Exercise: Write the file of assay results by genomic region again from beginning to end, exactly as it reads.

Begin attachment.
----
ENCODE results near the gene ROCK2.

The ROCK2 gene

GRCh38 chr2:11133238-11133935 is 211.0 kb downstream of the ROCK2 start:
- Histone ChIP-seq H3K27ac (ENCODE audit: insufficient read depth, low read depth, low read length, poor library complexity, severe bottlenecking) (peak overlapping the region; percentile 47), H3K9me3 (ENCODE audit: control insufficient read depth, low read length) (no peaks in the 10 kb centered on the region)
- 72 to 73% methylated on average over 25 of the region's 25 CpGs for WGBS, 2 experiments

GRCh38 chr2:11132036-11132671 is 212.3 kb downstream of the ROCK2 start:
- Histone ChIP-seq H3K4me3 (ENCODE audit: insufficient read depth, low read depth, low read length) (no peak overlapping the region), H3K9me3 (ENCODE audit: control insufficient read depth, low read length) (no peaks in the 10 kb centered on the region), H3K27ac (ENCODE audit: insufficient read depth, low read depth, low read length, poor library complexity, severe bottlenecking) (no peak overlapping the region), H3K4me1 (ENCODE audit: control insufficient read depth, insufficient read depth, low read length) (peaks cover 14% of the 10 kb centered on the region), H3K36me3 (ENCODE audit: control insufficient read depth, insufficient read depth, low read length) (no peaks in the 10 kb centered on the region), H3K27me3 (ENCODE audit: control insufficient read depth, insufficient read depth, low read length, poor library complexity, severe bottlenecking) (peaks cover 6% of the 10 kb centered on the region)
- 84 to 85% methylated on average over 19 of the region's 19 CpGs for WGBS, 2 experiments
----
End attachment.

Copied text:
ENCODE results near the gene ROCK2.

The ROCK2 gene

GRCh38 chr2:11133238-11133935 is 211.0 kb downstream of the ROCK2 start:
- Histone ChIP-seq H3K27ac (ENCODE audit: insufficient read depth, low read depth, low read length, poor library complexity, severe bottlenecking) (peak overlapping the region; percentile 47), H3K9me3 (ENCODE audit: control insufficient read depth, low read length) (no peaks in the 10 kb centered on the region)
- 72 to 73% methylated on average over 25 of the region's 25 CpGs for WGBS, 2 experiments

GRCh38 chr2:11132036-11132671 is 212.3 kb downstream of the ROCK2 start:
- Histone ChIP-seq H3K4me3 (ENCODE audit: insufficient read depth, low read depth, low read length) (no peak overlapping the region), H3K9me3 (ENCODE audit: control insufficient read depth, low read length) (no peaks in the 10 kb centered on the region), H3K27ac (ENCODE audit: insufficient read depth, low read depth, low read length, poor library complexity, severe bottlenecking) (no peak overlapping the region), H3K4me1 (ENCODE audit: control insufficient read depth, insufficient read depth, low read length) (peaks cover 14% of the 10 kb centered on the region), H3K36me3 (ENCODE audit: control insufficient read depth, insufficient read depth, low read length) (no peaks in the 10 kb centered on the region), H3K27me3 (ENCODE audit: control insufficient read depth, insufficient read depth, low read length, poor library complexity, severe bottlenecking) (peaks cover 6% of the 10 kb centered on the region)
- 84 to 85% methylated on average over 19 of the region's 19 CpGs for WGBS, 2 experiments